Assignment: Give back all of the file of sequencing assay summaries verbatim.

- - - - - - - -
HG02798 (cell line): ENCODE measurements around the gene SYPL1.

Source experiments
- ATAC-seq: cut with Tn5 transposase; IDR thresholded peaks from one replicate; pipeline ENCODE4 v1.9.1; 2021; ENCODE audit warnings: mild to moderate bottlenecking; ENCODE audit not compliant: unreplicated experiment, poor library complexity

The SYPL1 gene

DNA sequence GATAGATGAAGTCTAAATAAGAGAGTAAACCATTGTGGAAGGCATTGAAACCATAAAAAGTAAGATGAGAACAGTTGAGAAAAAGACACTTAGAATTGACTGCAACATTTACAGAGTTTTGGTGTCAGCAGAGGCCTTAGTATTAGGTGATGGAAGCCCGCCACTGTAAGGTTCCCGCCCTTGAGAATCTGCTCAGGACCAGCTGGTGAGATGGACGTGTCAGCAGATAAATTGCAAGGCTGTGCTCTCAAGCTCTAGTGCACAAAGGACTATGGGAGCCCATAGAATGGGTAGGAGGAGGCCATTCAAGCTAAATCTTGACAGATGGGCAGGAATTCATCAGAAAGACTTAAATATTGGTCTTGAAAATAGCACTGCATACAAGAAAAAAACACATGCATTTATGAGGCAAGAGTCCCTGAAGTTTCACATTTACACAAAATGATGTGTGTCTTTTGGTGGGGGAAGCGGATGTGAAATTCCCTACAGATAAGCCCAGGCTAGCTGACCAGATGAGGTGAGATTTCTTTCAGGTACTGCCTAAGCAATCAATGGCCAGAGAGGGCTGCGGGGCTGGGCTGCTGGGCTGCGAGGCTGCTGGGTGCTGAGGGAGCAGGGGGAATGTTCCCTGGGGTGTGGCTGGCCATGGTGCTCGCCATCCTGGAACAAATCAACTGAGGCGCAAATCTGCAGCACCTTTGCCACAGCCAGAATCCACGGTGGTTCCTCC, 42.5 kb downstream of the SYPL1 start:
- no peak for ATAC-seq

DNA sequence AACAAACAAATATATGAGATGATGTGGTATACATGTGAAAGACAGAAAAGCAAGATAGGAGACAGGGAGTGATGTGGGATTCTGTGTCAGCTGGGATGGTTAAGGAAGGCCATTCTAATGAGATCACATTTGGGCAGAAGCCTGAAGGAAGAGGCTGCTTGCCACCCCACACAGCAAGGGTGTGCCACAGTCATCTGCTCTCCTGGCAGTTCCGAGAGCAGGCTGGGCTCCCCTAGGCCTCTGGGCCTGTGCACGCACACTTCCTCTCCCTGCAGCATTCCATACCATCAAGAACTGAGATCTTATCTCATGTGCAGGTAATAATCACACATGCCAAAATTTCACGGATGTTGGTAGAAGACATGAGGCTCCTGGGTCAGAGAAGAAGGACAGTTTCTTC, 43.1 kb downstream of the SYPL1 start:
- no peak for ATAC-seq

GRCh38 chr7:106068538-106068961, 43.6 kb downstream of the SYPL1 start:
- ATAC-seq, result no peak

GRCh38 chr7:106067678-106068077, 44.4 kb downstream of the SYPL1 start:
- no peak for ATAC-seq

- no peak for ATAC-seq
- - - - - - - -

HG02798 (cell line): ENCODE measurements around the gene SYPL1.

Source experiments
- ATAC-seq: cut with Tn5 transposase; IDR thresholded peaks from one replicate; pipeline ENCODE4 v1.9.1; 2021; ENCODE audit warnings: mild to moderate bottlenecking; ENCODE audit not compliant: unreplicated experiment, poor library complexity

The SYPL1 gene

DNA sequence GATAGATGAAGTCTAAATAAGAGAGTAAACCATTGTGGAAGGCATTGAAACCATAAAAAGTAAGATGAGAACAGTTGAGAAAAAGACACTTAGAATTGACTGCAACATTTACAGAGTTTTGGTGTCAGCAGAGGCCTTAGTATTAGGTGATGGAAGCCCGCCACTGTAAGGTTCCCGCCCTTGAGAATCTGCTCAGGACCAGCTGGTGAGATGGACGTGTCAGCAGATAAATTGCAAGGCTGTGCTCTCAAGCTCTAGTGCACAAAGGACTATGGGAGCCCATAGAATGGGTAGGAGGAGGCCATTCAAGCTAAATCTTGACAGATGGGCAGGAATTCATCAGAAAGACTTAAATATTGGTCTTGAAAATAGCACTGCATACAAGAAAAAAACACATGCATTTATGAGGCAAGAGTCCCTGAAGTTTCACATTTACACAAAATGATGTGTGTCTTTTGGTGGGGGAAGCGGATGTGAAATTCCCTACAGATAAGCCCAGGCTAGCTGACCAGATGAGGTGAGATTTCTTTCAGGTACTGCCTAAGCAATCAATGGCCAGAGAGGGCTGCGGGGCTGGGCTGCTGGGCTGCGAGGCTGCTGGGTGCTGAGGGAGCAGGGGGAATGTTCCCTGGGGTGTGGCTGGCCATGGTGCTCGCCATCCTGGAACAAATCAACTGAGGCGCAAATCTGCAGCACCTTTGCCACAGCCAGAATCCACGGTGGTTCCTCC, 42.5 kb downstream of the SYPL1 start:
- no peak for ATAC-seq

DNA sequence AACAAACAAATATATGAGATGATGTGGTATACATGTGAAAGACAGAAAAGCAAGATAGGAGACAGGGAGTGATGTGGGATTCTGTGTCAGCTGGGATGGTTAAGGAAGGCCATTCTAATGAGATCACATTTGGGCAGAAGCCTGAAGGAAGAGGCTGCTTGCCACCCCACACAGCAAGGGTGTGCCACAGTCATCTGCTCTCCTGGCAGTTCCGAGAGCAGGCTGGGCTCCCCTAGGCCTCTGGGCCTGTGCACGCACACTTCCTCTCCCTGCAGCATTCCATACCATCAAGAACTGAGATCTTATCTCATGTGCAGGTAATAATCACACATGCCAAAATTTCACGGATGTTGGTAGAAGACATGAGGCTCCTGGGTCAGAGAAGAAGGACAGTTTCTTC, 43.1 kb downstream of the SYPL1 start:
- no peak for ATAC-seq

GRCh38 chr7:106068538-106068961, 43.6 kb downstream of the SYPL1 start:
- ATAC-seq, result no peak

GRCh38 chr7:106067678-106068077, 44.4 kb downstream of the SYPL1 start:
- no peak for ATAC-seq

- no peak for ATAC-seq